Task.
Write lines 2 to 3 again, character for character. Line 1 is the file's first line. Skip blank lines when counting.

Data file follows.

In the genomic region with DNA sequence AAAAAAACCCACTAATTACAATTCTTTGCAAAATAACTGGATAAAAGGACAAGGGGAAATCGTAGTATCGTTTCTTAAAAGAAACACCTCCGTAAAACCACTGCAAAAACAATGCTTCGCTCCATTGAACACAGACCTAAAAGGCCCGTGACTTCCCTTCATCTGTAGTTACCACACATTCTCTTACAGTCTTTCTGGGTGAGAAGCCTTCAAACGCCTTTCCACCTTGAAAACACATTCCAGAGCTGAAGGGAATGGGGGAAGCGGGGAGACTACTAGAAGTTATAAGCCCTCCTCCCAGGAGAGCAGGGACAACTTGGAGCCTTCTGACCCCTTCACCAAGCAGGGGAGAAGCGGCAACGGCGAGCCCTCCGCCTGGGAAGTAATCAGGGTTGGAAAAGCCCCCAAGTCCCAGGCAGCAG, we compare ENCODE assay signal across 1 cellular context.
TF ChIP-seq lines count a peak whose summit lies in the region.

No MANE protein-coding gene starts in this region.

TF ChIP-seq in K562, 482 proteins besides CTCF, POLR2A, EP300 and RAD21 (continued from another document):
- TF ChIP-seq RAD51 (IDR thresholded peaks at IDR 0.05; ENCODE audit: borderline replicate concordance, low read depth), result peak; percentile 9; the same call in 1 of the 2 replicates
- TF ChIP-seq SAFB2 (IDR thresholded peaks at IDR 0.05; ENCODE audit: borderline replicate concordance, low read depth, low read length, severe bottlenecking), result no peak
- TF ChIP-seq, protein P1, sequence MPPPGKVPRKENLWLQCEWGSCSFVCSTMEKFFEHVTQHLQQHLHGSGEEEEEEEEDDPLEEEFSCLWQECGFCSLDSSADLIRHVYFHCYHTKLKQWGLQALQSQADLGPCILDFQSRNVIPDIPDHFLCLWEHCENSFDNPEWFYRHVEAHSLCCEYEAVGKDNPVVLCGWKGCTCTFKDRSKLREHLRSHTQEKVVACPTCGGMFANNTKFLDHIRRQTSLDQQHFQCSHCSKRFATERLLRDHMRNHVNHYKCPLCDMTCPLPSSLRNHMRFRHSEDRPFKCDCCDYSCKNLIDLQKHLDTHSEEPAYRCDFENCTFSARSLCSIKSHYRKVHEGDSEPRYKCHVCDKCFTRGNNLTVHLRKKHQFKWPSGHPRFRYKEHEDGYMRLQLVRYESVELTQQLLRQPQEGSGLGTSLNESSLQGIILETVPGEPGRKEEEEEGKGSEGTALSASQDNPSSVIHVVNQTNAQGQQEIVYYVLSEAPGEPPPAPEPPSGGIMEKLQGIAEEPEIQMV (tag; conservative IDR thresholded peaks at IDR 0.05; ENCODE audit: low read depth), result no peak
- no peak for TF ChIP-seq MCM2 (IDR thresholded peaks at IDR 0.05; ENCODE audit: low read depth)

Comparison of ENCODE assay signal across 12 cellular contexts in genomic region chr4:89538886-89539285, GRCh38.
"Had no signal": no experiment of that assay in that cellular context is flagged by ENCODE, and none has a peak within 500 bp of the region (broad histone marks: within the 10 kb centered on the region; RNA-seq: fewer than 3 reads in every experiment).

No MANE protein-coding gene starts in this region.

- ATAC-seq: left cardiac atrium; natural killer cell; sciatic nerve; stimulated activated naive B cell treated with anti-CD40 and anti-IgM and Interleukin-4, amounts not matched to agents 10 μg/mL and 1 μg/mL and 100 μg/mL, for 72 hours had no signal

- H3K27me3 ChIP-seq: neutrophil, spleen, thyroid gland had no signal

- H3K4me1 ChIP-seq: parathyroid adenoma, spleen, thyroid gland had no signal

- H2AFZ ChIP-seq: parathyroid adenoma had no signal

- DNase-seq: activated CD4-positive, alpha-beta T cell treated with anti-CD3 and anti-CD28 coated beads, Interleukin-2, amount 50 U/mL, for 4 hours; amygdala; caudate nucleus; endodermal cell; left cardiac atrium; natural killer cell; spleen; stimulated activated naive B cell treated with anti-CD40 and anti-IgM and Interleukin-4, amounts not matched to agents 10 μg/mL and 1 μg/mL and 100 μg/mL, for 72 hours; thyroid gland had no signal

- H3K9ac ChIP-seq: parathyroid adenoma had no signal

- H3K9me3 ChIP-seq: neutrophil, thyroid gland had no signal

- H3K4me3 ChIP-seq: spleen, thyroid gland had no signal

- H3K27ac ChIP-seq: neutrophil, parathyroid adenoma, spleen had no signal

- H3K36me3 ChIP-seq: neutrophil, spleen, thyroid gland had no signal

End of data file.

TF ChIP-seq lines count a peak whose summit lies in the region.

No MANE protein-coding gene starts in this region.